It’s the place that served as the anchor of Neil Young’s idyllic childhood, and Hosier said he wanted to pay personal tribute to the Young family, who lived approximately six buildings away from the museum.
Although Neil was born in Toronto in 1945, his father Scott moved the clan — which included his mother Edna (Rassy) and brother Bob to Omemee when Young was four, spending the next seven years in the village. Then, after the publication of Scott’s first novel, The Flood, in 1956, the family relocated to Brock Rd. in Pickering.
Neighbours and acquaintances — most of them now in their 60s and 70s — recall the Youngs, who lived in a three-story house at 33 King St. W., about a five-minute walk from the Pigeon River, where Neil used to fish.
“My late husband, Willard, had a convenience store in town where he sold fishing tackle, comic books, ice cream and hunting rifles, too,” recalls Joan Rehill, owner of the nearby Butternut Folk Art store.
“Neil would go in there with a string on the end of a stick, and get my husband to put a fishhook on it so he could go down to the river and fish.
“My husband used to call him Zeke. He thought that was a good nickname for him, because he said he never thought that Neil would turn out to be the guy he is today.”
Although Scott Young‘s friends declined to be interviewed, Hosier says many still talk about the future minstrel with affection, including one of Scott’s best friends, Jay Hayes.
“Jay was saying yesterday, ‘You’d see Neil walking around town with ripped britches — he looked like a little urchin boy.’
“He said, ‘I remember when someone came to town, but he felt so sorry for this little kid that he took him in one of the shops and bought him an ice cream.’”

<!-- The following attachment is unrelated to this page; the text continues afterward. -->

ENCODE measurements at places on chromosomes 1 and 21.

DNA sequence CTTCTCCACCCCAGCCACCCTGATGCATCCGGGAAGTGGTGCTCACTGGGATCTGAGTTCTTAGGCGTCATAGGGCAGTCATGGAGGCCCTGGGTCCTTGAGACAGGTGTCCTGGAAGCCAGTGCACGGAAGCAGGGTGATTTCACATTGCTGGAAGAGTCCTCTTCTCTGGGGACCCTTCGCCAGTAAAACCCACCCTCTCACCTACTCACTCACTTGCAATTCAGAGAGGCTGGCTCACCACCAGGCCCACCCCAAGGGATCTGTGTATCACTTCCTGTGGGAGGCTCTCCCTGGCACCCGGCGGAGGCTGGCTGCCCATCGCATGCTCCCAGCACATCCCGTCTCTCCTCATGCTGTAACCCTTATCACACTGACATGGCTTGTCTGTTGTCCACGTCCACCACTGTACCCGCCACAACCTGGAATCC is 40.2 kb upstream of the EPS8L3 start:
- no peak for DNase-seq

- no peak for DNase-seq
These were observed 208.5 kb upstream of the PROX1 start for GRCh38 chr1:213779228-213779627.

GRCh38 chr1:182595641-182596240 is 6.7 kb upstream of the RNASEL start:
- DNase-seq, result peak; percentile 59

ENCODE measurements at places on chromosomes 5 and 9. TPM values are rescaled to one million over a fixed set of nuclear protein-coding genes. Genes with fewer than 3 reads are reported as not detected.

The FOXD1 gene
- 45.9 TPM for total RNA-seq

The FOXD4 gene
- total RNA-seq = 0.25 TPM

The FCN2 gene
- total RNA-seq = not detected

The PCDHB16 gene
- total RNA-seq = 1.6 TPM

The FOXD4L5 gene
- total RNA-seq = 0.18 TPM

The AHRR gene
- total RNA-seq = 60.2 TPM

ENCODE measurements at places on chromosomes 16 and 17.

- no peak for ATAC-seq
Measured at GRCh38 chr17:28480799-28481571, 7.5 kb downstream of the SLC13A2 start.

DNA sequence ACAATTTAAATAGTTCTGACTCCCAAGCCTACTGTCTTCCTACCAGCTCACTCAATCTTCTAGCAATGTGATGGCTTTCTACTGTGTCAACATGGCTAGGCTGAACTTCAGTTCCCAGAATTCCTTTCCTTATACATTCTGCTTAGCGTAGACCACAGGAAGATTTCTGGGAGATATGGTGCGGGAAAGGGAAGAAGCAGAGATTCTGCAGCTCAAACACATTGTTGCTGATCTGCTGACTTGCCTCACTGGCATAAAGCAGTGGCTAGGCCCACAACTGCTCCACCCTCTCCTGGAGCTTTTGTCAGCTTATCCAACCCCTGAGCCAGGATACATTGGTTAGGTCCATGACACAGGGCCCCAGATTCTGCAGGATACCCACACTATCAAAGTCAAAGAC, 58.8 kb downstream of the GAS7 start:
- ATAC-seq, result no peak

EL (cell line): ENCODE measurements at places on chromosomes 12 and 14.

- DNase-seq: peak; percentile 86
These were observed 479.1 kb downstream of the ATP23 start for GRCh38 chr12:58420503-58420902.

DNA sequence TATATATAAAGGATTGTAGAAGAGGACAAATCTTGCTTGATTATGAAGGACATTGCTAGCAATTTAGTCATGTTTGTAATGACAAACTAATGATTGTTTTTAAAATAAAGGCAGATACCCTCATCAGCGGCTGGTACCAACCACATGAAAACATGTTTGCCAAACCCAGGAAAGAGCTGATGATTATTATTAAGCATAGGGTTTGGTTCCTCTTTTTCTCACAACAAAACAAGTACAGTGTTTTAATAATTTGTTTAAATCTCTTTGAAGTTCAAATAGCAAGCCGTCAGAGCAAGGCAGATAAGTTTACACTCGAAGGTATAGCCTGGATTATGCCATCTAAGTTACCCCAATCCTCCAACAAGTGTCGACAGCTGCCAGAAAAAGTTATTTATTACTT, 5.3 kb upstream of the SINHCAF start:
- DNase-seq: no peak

Enter the museum, and you get a sense of what Neil Young’s simple life in Omemee was like: there are pics of him as a boy, along with a coterie of his neighbours and boyhood chums: folks with names like “Goof” and “Stretch.”
It was here also where Neil first discovered his love of trains (which manifests itself regularly in his lyrics to this day) and where his health was severely tested when he contracted polio. That ordeal hasn’t seemed to diminish his affection for the town.
His father certainly couldn’t keep away, despite the move to Pickering — where Neil’s love for music was kindled as he discovered CHUM Radio — and then to Toronto.
In 1967, just minutes from Omemee in nearby Cavan Township, Scott bought a 100-acre farm and built a house on the land. He sold it in the late 1980s to relocate to Dublin, Ireland, but repurchased the farm in 1992 and lived there until his death in 2005.
According to Hosier, Scott Young’s widow Margaret Hogan sold the farm in 2010, but a Young presence remains: Neil’s brother Bob recently moved back to the area.
Neil Young continues to quietly visit the area, and Hosier has a theory as to why Omemee is still near and dear to the recent Grammy Award winner’s heart, since it represents a happier time before Scotty and Rassy’s marriage disintegrated a few years later.
“Neil and Bob and all of them are fond of this place, not only because their dad was here for so long, but the whole family was still together when they originally moved here.